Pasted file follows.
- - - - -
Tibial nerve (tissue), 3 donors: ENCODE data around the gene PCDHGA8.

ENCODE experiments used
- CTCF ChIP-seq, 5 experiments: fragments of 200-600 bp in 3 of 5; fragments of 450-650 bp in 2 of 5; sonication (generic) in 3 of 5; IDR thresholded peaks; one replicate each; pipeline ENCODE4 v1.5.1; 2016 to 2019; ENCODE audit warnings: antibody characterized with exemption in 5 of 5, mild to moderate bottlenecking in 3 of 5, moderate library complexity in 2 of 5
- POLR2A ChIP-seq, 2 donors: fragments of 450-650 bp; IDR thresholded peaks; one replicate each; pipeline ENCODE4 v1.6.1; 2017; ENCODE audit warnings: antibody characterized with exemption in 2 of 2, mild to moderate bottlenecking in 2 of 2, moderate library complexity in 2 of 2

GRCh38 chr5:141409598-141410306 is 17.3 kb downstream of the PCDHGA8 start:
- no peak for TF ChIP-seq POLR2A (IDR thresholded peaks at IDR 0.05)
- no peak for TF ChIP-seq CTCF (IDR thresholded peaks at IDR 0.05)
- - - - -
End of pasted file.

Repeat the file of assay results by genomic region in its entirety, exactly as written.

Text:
Tibial nerve (tissue), 3 donors: ENCODE data around the gene PCDHGA8.

ENCODE experiments used
- CTCF ChIP-seq, 5 experiments: fragments of 200-600 bp in 3 of 5; fragments of 450-650 bp in 2 of 5; sonication (generic) in 3 of 5; IDR thresholded peaks; one replicate each; pipeline ENCODE4 v1.5.1; 2016 to 2019; ENCODE audit warnings: antibody characterized with exemption in 5 of 5, mild to moderate bottlenecking in 3 of 5, moderate library complexity in 2 of 5
- POLR2A ChIP-seq, 2 donors: fragments of 450-650 bp; IDR thresholded peaks; one replicate each; pipeline ENCODE4 v1.6.1; 2017; ENCODE audit warnings: antibody characterized with exemption in 2 of 2, mild to moderate bottlenecking in 2 of 2, moderate library complexity in 2 of 2

GRCh38 chr5:141409598-141410306 is 17.3 kb downstream of the PCDHGA8 start:
- no peak for TF ChIP-seq POLR2A (IDR thresholded peaks at IDR 0.05)
- no peak for TF ChIP-seq CTCF (IDR thresholded peaks at IDR 0.05)